The Broekzijder Mill is located in Mondrian's native country of the Netherlands, and this painting provides a rare glimpse into the impressionistic, traditional past of an artist known for a very different abstract approach.
Painted around 1902-03, Truncated View of the Broekzijder Mill was created almost ten years before Mondrian's historic move to Paris. At this stage Mondrian was working as a primary school teacher and was painting under the style imprinted upon him by his father and uncle, the traditional approach taught by the Hague School of Artists. Mondrian's work of this era tends to be depictions of landscapes, painted in a naturalistic and impressionistic manner.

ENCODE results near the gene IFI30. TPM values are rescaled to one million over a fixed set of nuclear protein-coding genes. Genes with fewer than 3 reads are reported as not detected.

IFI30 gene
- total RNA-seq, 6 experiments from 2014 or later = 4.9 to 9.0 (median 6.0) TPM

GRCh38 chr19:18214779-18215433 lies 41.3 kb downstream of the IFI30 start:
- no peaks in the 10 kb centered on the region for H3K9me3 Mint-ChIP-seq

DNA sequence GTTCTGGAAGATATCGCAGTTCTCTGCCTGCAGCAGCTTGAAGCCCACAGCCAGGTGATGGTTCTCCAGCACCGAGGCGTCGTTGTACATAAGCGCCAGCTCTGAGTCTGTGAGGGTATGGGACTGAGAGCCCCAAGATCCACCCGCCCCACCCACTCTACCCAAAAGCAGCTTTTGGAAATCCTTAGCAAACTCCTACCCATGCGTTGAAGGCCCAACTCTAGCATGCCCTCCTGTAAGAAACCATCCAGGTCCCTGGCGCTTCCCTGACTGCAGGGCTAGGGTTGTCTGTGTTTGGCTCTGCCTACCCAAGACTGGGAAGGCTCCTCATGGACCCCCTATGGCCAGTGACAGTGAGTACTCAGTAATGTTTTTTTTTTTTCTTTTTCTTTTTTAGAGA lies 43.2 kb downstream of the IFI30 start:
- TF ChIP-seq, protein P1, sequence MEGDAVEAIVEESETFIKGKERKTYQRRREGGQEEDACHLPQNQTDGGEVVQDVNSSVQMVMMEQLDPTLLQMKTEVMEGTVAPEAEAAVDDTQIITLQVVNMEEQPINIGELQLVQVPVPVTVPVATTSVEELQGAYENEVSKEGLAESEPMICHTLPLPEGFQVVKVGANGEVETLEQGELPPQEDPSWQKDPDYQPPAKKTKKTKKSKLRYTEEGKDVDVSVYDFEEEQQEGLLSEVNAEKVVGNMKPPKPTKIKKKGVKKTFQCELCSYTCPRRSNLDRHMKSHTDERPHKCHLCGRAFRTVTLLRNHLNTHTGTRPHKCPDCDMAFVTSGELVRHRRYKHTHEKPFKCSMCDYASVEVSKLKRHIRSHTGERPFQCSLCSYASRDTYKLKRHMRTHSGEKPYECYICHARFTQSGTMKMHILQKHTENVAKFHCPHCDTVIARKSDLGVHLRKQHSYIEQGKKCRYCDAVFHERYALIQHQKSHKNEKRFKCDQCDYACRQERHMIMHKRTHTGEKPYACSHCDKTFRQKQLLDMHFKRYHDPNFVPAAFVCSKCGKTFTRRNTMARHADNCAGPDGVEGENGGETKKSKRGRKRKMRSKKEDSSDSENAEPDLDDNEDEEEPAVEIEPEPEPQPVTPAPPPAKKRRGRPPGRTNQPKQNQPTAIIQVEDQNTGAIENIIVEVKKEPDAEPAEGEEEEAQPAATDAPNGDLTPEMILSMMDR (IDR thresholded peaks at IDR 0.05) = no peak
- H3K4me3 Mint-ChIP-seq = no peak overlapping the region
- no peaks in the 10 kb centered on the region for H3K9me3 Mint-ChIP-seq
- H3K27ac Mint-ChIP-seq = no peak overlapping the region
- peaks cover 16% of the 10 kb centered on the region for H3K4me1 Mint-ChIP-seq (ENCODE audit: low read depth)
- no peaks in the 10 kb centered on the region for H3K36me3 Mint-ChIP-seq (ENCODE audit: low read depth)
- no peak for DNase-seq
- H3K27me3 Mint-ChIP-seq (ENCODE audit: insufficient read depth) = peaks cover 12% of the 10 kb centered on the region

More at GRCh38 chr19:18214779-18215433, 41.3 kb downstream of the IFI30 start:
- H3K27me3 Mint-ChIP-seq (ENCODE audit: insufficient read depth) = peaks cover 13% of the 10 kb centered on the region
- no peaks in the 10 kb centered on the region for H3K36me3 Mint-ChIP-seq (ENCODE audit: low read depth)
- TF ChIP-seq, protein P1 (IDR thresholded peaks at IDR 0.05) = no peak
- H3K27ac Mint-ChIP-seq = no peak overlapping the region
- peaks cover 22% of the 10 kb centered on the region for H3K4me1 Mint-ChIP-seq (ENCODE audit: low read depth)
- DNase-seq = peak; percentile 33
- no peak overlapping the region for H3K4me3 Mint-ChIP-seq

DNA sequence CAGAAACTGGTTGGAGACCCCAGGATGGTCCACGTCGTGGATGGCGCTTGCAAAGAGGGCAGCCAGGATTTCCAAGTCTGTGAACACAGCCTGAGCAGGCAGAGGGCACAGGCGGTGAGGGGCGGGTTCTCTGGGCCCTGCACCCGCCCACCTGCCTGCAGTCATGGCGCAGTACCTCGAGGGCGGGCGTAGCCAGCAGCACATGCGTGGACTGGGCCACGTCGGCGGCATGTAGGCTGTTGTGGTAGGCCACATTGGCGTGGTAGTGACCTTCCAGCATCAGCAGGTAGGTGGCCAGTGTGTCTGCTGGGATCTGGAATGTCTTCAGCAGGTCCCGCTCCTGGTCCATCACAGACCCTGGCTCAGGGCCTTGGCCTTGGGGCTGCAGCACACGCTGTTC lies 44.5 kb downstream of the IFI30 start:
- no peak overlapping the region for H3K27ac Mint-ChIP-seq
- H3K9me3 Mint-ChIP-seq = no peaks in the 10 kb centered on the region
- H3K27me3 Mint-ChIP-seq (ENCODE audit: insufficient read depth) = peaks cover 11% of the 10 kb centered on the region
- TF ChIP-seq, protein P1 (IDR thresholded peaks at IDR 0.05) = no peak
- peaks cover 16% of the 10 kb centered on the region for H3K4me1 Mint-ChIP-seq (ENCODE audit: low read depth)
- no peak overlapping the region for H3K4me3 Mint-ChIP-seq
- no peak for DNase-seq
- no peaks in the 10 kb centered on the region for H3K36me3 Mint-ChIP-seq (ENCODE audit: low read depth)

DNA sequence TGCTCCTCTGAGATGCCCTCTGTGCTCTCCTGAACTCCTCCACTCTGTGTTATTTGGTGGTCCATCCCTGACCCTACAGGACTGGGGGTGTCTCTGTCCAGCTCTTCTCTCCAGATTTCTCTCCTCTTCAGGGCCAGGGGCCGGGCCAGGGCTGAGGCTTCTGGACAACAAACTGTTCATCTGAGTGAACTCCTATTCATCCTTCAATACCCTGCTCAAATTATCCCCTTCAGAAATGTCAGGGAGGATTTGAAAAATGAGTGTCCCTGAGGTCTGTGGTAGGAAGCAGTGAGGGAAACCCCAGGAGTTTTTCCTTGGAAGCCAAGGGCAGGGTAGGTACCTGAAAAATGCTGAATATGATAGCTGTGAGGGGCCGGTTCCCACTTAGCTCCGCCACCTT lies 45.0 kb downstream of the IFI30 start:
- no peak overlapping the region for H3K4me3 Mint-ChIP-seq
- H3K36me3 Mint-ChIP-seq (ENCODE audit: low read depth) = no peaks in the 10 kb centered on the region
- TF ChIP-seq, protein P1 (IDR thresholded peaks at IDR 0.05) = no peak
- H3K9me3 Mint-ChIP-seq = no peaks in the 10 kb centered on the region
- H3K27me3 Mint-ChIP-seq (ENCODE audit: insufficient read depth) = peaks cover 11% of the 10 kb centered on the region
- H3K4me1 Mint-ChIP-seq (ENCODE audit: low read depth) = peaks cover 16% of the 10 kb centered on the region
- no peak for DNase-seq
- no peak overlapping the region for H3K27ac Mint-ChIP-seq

His representation of the Broekzijder Mill is one that is relatively life like and visually comparable to the real thing. It's representation of something physically existent makes it, on the face of it, fundamentally different to his later abstract style.
There are, however, links between this work and the later pieces Mondrian is so famous for. Mondrian's philosophy of how the universe is deeply connected, harmonious, and his idea that humans should change their outlook on life to one of cooperation and peace can be seen in this painting.
For example, the reflection of the mill in the water in the foreground is not only particularly beautiful, it shows a strong sense of tranquility and peace. The way in which the different shades of blue used in the sky amalgamate together to form one collective backdrop is representative of Mondrian's concept of the universe consisting of individual parts harmoniously coming together to create a greater whole.
Truncated View of the Broekzijder Mill is a piece of art that is not only innately beautiful and representative of a side of Mondrian rarely seen, it is also an indication of the origins the world view Mondrian became so best known for and which influenced the many masterpieces he went on to produce.